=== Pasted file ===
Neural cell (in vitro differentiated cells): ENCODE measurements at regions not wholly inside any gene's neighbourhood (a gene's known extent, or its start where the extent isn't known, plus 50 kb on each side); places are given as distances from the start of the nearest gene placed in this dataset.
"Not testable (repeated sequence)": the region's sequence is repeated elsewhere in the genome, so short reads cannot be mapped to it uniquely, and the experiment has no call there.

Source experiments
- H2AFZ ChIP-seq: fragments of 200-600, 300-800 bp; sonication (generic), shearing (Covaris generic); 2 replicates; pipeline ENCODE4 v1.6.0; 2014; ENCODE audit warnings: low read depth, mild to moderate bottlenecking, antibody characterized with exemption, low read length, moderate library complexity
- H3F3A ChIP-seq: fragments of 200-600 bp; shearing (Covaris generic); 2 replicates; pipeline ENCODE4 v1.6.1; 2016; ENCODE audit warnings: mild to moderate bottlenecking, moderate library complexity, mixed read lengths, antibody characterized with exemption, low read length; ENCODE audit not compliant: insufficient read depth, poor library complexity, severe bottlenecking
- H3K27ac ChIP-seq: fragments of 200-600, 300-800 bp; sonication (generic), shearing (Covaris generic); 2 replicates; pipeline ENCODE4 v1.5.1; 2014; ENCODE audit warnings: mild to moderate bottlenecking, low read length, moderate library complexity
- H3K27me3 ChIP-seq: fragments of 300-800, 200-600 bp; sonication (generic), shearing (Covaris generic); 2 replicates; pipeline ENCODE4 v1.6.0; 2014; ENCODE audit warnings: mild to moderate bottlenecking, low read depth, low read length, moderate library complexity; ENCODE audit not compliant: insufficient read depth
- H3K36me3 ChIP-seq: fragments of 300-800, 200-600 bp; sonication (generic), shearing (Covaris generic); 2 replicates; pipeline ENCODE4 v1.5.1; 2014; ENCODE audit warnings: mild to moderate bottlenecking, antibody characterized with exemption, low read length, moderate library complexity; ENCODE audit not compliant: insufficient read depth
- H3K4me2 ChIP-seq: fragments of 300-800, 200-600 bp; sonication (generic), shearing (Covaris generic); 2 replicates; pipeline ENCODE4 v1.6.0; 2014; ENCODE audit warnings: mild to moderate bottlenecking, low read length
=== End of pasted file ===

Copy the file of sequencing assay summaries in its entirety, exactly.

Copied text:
Neural cell (in vitro differentiated cells): ENCODE measurements at regions not wholly inside any gene's neighbourhood (a gene's known extent, or its start where the extent isn't known, plus 50 kb on each side); places are given as distances from the start of the nearest gene placed in this dataset.
"Not testable (repeated sequence)": the region's sequence is repeated elsewhere in the genome, so short reads cannot be mapped to it uniquely, and the experiment has no call there.

Source experiments
- H2AFZ ChIP-seq: fragments of 200-600, 300-800 bp; sonication (generic), shearing (Covaris generic); 2 replicates; pipeline ENCODE4 v1.6.0; 2014; ENCODE audit warnings: low read depth, mild to moderate bottlenecking, antibody characterized with exemption, low read length, moderate library complexity
- H3F3A ChIP-seq: fragments of 200-600 bp; shearing (Covaris generic); 2 replicates; pipeline ENCODE4 v1.6.1; 2016; ENCODE audit warnings: mild to moderate bottlenecking, moderate library complexity, mixed read lengths, antibody characterized with exemption, low read length; ENCODE audit not compliant: insufficient read depth, poor library complexity, severe bottlenecking
- H3K27ac ChIP-seq: fragments of 200-600, 300-800 bp; sonication (generic), shearing (Covaris generic); 2 replicates; pipeline ENCODE4 v1.5.1; 2014; ENCODE audit warnings: mild to moderate bottlenecking, low read length, moderate library complexity
- H3K27me3 ChIP-seq: fragments of 300-800, 200-600 bp; sonication (generic), shearing (Covaris generic); 2 replicates; pipeline ENCODE4 v1.6.0; 2014; ENCODE audit warnings: mild to moderate bottlenecking, low read depth, low read length, moderate library complexity; ENCODE audit not compliant: insufficient read depth
- H3K36me3 ChIP-seq: fragments of 300-800, 200-600 bp; sonication (generic), shearing (Covaris generic); 2 replicates; pipeline ENCODE4 v1.5.1; 2014; ENCODE audit warnings: mild to moderate bottlenecking, antibody characterized with exemption, low read length, moderate library complexity; ENCODE audit not compliant: insufficient read depth
- H3K4me2 ChIP-seq: fragments of 300-800, 200-600 bp; sonication (generic), shearing (Covaris generic); 2 replicates; pipeline ENCODE4 v1.6.0; 2014; ENCODE audit warnings: mild to moderate bottlenecking, low read length